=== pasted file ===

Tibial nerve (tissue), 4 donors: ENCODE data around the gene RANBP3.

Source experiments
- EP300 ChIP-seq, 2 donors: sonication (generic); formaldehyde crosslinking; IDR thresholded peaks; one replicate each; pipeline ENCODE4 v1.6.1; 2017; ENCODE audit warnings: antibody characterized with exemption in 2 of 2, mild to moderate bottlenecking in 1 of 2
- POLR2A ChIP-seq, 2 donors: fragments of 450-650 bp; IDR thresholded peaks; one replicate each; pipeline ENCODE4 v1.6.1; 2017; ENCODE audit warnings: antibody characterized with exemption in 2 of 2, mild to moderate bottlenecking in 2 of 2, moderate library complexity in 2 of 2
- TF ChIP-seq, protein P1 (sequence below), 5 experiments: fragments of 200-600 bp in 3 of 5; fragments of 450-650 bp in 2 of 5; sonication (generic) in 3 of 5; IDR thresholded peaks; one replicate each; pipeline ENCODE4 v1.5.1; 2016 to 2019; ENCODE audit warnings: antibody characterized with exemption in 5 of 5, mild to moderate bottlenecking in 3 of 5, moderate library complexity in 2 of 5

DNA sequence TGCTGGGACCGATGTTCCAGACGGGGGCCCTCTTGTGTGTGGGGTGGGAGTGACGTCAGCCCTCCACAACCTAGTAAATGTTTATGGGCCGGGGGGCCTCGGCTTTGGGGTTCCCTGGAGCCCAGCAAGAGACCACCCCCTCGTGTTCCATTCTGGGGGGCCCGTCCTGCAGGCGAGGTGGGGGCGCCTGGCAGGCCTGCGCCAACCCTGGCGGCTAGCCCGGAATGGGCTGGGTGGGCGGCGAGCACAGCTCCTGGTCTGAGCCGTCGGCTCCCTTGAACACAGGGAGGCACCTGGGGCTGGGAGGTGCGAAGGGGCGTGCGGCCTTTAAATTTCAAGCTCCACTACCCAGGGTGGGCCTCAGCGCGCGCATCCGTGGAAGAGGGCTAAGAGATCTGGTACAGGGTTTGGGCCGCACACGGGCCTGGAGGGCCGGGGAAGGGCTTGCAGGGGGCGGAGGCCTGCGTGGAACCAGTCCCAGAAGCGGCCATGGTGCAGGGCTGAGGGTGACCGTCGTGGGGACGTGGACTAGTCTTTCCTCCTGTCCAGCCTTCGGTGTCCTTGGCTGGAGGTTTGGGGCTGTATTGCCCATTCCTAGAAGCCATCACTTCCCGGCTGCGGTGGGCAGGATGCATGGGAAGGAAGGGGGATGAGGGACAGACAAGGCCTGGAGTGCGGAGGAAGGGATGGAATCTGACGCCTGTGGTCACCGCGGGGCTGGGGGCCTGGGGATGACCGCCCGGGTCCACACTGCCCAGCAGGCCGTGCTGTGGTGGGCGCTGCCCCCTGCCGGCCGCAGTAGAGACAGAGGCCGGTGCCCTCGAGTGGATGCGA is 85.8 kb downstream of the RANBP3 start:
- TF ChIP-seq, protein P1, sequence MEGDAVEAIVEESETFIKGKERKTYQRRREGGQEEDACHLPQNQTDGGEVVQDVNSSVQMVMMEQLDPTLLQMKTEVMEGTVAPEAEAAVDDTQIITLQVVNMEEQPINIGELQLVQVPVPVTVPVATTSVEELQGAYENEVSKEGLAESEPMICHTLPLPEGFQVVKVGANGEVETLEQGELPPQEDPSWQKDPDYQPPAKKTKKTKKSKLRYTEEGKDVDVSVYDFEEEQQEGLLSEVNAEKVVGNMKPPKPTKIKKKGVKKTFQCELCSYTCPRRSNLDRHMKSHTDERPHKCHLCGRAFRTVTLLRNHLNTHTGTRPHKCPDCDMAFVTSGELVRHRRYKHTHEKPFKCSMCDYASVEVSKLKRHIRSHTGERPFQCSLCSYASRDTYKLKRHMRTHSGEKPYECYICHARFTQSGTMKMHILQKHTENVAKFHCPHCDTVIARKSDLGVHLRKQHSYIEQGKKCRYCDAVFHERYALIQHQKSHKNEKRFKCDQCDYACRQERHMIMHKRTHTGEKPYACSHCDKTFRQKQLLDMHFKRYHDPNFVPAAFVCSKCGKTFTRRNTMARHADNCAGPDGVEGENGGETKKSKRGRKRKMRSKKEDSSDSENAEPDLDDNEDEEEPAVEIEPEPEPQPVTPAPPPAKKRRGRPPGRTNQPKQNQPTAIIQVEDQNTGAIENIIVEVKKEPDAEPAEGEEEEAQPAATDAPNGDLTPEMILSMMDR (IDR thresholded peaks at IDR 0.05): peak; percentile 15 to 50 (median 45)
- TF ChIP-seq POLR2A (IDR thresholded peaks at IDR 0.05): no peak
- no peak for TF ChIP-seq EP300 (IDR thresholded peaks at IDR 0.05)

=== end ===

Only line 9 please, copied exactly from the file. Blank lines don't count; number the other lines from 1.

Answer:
- no peak for TF ChIP-seq EP300 (IDR thresholded peaks at IDR 0.05)